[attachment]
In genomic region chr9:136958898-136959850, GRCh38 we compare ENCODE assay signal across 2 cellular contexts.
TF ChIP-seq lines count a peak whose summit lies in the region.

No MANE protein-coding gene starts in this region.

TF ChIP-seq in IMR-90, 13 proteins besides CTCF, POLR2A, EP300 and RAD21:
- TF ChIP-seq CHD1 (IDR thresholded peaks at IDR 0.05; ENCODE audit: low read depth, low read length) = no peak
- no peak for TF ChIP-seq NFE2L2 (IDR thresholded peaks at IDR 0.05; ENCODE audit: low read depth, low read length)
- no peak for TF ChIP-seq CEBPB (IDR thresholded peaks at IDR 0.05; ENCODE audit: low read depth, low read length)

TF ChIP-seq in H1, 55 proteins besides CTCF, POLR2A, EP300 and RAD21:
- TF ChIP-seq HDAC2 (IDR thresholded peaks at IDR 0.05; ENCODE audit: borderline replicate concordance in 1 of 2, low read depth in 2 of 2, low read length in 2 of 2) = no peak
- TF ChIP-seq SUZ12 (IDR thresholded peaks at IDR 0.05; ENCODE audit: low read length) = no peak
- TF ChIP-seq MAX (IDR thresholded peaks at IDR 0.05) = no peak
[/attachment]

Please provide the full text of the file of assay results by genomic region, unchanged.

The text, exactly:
In genomic region chr9:136958898-136959850, GRCh38 we compare ENCODE assay signal across 2 cellular contexts.
TF ChIP-seq lines count a peak whose summit lies in the region.

No MANE protein-coding gene starts in this region.

TF ChIP-seq in IMR-90, 13 proteins besides CTCF, POLR2A, EP300 and RAD21:
- TF ChIP-seq CHD1 (IDR thresholded peaks at IDR 0.05; ENCODE audit: low read depth, low read length) = no peak
- no peak for TF ChIP-seq NFE2L2 (IDR thresholded peaks at IDR 0.05; ENCODE audit: low read depth, low read length)
- no peak for TF ChIP-seq CEBPB (IDR thresholded peaks at IDR 0.05; ENCODE audit: low read depth, low read length)

TF ChIP-seq in H1, 55 proteins besides CTCF, POLR2A, EP300 and RAD21:
- TF ChIP-seq HDAC2 (IDR thresholded peaks at IDR 0.05; ENCODE audit: borderline replicate concordance in 1 of 2, low read depth in 2 of 2, low read length in 2 of 2) = no peak
- TF ChIP-seq SUZ12 (IDR thresholded peaks at IDR 0.05; ENCODE audit: low read length) = no peak
- TF ChIP-seq MAX (IDR thresholded peaks at IDR 0.05) = no peak